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In Praise of Superficiality

Seeing is believing if you don't look too closely

Beauty is only skin deep. Don't judge a book by its cover. All that glitters is not gold.

These well-heeled sound-bytes of conventional wisdom warn us against granting value to appearance, form, and externality. They assert that depth and substance are the determinants of genuine value and true worth. They teach us to look behind every facade and eschew form over content.

Obviously, the people who composed these popular aphorisms were themselves unattractive, moodily self-conscious, or terminally unpopular — quite possibly all three. Yet somehow they succeeded in foisting upon Western Civilization one of the great propaganda victories of the ages, convincing the masses that physical form is quantitatively less important than such insubstantial qualities as character, aptitude, and integrity.

Astonishingly, this shameless hoax continues to shape our outlooks and attitudes even though we all know better. After all, no one would dream of visiting Washington D.C, without seeing the National Gallery, Paris without taking in the Jeu de Paume, or Croatia without experiencing the Muzej Turopolja. And what are these meccas of cultural sophistication? Art galleries — collections of paintings, sculptures, and countless testimonials to aesthetic form and external beauty. When was the last time you visited a metropolitan museum of internal organs or auto parts?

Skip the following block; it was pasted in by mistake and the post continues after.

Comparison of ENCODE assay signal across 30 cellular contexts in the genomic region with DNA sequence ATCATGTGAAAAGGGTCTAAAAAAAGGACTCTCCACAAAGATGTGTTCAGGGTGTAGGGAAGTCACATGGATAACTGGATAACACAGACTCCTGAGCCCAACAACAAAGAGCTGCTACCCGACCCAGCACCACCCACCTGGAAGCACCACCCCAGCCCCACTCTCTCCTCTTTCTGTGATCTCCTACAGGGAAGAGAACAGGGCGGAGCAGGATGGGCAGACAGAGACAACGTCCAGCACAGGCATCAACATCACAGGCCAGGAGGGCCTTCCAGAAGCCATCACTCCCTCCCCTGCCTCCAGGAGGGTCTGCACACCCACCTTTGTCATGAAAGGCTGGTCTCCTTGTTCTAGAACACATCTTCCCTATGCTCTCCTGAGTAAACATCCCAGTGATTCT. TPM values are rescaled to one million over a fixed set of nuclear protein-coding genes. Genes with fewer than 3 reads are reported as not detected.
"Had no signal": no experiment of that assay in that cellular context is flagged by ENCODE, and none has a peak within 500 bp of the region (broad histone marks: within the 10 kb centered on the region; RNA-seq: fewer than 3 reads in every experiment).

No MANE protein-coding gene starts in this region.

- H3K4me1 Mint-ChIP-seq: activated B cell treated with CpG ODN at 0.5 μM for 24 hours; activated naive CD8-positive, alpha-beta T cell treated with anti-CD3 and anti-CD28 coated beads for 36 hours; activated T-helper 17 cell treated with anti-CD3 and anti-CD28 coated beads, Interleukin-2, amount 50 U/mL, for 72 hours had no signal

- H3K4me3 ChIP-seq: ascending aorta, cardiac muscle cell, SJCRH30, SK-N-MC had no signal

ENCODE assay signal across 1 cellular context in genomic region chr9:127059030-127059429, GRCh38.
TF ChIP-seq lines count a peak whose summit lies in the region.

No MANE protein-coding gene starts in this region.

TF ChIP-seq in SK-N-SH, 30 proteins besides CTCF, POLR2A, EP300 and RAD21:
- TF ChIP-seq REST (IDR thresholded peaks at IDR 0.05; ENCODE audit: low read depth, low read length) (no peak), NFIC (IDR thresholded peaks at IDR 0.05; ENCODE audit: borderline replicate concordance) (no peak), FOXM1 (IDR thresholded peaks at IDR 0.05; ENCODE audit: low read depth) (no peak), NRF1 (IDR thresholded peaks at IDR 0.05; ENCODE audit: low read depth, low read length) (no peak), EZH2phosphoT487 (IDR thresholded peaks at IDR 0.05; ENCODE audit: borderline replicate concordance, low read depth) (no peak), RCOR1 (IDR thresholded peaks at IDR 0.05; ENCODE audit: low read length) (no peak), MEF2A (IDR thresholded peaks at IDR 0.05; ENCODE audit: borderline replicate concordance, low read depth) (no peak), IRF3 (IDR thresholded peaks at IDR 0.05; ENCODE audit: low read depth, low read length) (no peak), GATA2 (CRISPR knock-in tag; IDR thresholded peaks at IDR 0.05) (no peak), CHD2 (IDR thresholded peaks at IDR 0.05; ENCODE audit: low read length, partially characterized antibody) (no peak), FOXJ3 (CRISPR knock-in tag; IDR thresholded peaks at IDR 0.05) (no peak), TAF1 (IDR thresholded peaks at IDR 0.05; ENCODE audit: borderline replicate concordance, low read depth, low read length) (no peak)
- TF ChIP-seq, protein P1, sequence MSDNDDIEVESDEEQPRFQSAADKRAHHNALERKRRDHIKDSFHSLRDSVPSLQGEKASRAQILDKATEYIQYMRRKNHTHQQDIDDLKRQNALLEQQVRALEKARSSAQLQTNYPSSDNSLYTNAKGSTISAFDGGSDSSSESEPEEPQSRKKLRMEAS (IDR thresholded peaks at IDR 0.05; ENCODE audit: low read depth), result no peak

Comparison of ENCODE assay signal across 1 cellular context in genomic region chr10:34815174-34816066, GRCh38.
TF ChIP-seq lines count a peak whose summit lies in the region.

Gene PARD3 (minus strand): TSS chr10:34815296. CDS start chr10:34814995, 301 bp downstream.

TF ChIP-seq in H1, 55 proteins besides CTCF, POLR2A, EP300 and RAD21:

True, beauty may be only skin deep, but that's precisely the point. Where would Julia Roberts's career be without her skin? She may be a fine actress, and I'm sure she's a very nice person, but her movies wouldn't draw much of an audience if she had her skin surgically peeled away before production.


Modern psychology has begun to recognize the fallacy of substance over form. In his bestselling book Blink: the Power of Thinking Without Thinking, Malcolm Gladwell marshals compelling evidence in support of superficiality. In one study, college students concluding their semester courses were asked to evaluate the quality of their teachers. Other students, who had not attended these classes, were shown three ten-second videos of the same teachers in action. Their evaluations matched closely those of the students who had actually attended.

The experimenter then shortened the video samples to five seconds, and then to two seconds, each time with comparable results. And this was with the sound turned off! Unfortunately, Mr. Gladwell does not pursue his train of thought to its logical conclusion. If two seconds is just as good as five seconds, ten seconds, or half a year, why do we need any seconds at all? A picture of the teacher should be enough to determine his competency or, even better, merely his name. It should be obvious that Mr. Sunshine, Professor Smiles, or Ms. Summer will create a more positive classroom experience than Mrs. Stern, Dr. Gaunt, or Miss Winter.

A rose by any other name would smell as sweet, observed William Shakespeare, but let's remember that most historians now believe that those revered plays and sonnets were not actually written by William Shakespeare, the merchant who lived in Stratford-on-Avon. For all his great literary work, Shakespeare wasn't really Shakespeare, and no one knows who he was. Imagine if the real author stepped forward today and claimed credit for his writings. Nobody would believe him. Of course, hardly anybody would care. We've all moved on to reading more relevant novels about teenage vampires.